The notion that Jews are called upon to share the Torah’s teachings with the world at large, and that doing so speaks to the very essence of a Jew’s mission in this world, was expressed not only in the Yeshiva world of Netziv and the Neo-Orthodox world of Rav Hirsch, but in 19th century Hasidic circles as well. Reb Nosson of Breslov, the great scribe and teacher of the Breslover community following the death of Rabbi Nachman of Breslov, records the following in his Likkutei Halakhot: 
That said, I do not believe that Modern Orthodoxy should  make being an or LaGoyim its passion no matter how noble it is. In my view it should be defined the way it is traditionally defined as adhering to the ideology of Torah U’Madda (TuM).

Rabbi Perl rejects that. He references R’ Norman Lamm who – as he points out – literally wrote the book on that subject. Rabbi Lamm says that TuM is not an ideology but rather pedagogy – a means of ‘arriving at knowledge of the Creator through the avenues of science and the arts’.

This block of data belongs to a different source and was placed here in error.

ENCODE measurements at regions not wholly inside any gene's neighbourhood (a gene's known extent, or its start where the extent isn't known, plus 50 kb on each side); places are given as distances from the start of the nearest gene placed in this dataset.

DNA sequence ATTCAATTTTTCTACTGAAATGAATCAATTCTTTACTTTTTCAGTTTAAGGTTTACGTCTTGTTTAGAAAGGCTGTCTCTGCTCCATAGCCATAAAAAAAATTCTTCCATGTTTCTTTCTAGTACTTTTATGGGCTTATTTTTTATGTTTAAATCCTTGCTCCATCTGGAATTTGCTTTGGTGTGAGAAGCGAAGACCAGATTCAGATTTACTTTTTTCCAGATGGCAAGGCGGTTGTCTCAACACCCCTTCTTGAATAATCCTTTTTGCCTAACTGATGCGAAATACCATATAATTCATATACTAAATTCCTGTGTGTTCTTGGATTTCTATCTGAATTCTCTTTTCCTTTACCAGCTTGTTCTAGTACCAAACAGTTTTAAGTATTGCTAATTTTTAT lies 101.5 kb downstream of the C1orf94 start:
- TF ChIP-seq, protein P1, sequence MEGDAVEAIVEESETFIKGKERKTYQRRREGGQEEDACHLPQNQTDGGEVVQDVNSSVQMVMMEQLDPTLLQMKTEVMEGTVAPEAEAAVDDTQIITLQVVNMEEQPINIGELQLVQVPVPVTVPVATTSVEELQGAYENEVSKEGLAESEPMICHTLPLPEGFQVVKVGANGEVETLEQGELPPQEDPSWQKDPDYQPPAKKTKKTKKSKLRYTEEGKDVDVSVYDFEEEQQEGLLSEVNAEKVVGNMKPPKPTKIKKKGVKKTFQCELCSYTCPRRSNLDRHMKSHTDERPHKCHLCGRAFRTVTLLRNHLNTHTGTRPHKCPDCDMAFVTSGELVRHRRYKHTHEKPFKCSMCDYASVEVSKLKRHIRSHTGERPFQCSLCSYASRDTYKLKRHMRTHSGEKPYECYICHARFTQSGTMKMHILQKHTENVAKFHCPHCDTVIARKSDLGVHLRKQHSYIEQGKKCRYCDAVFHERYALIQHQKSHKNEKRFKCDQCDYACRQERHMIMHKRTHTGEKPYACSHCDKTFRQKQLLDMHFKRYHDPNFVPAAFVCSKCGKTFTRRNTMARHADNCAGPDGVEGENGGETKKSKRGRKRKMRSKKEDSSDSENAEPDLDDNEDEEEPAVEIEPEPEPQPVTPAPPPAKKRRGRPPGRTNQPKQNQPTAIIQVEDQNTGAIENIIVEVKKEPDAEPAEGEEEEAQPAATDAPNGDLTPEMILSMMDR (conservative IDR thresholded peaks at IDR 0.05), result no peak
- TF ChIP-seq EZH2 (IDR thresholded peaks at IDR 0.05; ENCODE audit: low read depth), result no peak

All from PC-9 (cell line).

In my view, that is a distinction without a difference. Aren’t all Orthodox Jewish ideologies ultimately about that?

Another objection Rabbi Perl has to defining Modern Orthodoxy that way is that pursuing God via TuM is reserved only for the most elite among us. Those capable of studying both disciplines at high levels – leaving those among us incapable of that to be passionate about.

I hear that. But that should not remove TuM as the ideological definition of Modern Orthodoxy. An ideal I believe is the best means by which to gain knowledge of the Creator. That is not something we should dismiss just because it is difficult for everyone to live up to and be passionate about. Not only that, but TuM need not be studied only by the elite anymore than Torah should. We each do the best we can with the capabilities God gave to us to do it. 

Full knowledge of God is in any case an impossible task for human beings as is evidenced by the Torah itself. When Moshe asked to see the face of God, God told him that no human being can see his face and live. Not even if that human being is Moshe Rabbenu - God’s most devoted servant bar none.

Does that leave Modern Orthodoxy bereft of the hedgehog concept? Perhaps. But in my view using a Mitzvah that does not really define what we are really about in order to excite passion in us will in my view - not work.